How to create your own video biography

Video 1: 3Ps – People

G’day, I’m Lee Hopkins from My Video History.

Welcome to the first in a series of videos that looks at how to create your own video biography.

The series looks at this through the lens of the 3Ps – People, Pets, and Places. A later video will look at how to record yourself, but today’s video looks at what sort of memories you are going to share.

Now, I want to talk about the first of the 3Ps – People.

Here’s a link to a worksheet that you can download and work with. You don’t have to download it and print it off, but it will make it easier to pull everything together in a later video in the series.

People have such an impact on our lives. Our family, our friends, our neighbours, the people we meet on our journey through life — all have an impact on us. So for the first step in the process of creating your own video biography, I want you to write down the names of six significant people, and for each person make a note of one thing you learned from them.

An example would be Uncle Stephen you taught you how to fish, or your mother who taught you how to make quick meals for unexpected guests, or Susan from Year 3 who helped you settle into a new school.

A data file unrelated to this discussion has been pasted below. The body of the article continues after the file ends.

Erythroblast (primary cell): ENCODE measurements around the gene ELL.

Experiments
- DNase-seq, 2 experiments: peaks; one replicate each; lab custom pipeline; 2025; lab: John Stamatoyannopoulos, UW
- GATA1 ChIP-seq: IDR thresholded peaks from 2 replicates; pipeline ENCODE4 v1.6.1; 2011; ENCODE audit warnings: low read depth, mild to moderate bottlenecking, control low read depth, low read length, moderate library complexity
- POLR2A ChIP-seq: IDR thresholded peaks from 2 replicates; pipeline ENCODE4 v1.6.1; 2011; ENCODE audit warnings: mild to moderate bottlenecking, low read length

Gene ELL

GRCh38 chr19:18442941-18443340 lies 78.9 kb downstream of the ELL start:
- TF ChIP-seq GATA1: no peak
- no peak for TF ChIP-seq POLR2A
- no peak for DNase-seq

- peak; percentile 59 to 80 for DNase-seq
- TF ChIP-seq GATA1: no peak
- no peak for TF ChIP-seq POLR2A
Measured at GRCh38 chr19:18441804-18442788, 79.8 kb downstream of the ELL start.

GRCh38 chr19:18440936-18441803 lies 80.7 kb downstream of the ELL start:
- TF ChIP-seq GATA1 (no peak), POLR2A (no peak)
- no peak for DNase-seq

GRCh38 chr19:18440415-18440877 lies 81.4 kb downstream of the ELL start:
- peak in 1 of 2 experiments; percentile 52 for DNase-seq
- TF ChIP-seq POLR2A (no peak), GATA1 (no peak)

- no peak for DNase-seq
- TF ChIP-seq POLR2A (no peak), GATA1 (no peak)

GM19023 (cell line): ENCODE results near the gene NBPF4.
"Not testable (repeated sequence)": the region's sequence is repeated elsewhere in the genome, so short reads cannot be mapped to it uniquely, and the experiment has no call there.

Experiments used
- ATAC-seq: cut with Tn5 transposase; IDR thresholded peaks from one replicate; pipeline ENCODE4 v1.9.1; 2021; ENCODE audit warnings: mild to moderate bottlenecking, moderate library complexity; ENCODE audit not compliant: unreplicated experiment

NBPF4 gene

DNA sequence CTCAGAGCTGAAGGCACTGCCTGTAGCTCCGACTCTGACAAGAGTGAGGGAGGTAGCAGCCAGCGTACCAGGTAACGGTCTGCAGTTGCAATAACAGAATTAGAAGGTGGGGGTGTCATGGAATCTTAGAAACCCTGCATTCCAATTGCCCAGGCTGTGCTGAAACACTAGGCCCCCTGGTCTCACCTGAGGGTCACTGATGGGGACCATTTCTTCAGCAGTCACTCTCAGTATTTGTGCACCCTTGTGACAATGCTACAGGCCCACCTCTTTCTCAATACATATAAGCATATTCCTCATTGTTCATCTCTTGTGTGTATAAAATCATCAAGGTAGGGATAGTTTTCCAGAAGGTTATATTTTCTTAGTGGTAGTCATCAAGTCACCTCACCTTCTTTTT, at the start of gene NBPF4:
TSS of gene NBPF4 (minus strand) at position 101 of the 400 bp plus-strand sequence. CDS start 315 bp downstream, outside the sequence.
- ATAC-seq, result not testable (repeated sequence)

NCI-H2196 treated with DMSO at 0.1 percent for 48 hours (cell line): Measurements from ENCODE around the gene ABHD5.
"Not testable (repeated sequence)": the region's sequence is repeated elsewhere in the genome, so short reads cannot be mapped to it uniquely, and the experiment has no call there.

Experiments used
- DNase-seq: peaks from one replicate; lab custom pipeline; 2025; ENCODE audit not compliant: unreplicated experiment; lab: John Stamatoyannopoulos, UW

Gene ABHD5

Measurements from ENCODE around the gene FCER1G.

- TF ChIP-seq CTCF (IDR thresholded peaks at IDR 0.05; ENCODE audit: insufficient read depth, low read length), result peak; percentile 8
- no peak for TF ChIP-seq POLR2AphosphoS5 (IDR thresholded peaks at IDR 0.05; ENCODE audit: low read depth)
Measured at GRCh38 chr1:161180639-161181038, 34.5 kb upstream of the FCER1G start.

Here’s a quick list of potential notables: your parents, siblings, extended family members, school friends, church or club friends, teachers, bosses, shopkeepers, doctors, family friends, and so on.

Next, answer the following questions: What do you remember about gaining or losing a sibling or family member? What do you remember about the birth of your children? What is the cheekiest thing you ever did as a teen?

Write these answers down on your worksheet, and when you’re ready, join me in video 2, when we will fondly remember our pets.

Thanks for watching today’s video.

 


Video 2: 3Ps – Pets